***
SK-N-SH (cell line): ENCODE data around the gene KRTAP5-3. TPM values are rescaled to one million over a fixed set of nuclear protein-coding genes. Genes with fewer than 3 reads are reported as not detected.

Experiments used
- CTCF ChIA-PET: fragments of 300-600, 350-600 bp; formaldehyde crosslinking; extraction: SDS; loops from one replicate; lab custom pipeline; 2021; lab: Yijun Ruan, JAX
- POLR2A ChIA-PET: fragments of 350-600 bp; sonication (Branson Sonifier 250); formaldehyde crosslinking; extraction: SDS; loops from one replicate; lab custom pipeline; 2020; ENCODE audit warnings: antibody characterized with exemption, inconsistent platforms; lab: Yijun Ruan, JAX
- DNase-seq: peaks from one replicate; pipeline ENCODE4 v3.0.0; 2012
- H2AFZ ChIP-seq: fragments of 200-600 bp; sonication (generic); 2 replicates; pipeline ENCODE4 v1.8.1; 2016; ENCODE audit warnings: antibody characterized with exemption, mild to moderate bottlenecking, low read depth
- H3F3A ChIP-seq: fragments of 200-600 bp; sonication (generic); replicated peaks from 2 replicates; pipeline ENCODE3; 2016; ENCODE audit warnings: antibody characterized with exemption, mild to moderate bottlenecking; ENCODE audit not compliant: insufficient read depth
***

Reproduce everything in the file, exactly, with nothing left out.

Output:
SK-N-SH (cell line): ENCODE data around the gene KRTAP5-3. TPM values are rescaled to one million over a fixed set of nuclear protein-coding genes. Genes with fewer than 3 reads are reported as not detected.

Experiments used
- CTCF ChIA-PET: fragments of 300-600, 350-600 bp; formaldehyde crosslinking; extraction: SDS; loops from one replicate; lab custom pipeline; 2021; lab: Yijun Ruan, JAX
- POLR2A ChIA-PET: fragments of 350-600 bp; sonication (Branson Sonifier 250); formaldehyde crosslinking; extraction: SDS; loops from one replicate; lab custom pipeline; 2020; ENCODE audit warnings: antibody characterized with exemption, inconsistent platforms; lab: Yijun Ruan, JAX
- DNase-seq: peaks from one replicate; pipeline ENCODE4 v3.0.0; 2012
- H2AFZ ChIP-seq: fragments of 200-600 bp; sonication (generic); 2 replicates; pipeline ENCODE4 v1.8.1; 2016; ENCODE audit warnings: antibody characterized with exemption, mild to moderate bottlenecking, low read depth
- H3F3A ChIP-seq: fragments of 200-600 bp; sonication (generic); replicated peaks from 2 replicates; pipeline ENCODE3; 2016; ENCODE audit warnings: antibody characterized with exemption, mild to moderate bottlenecking; ENCODE audit not compliant: insufficient read depth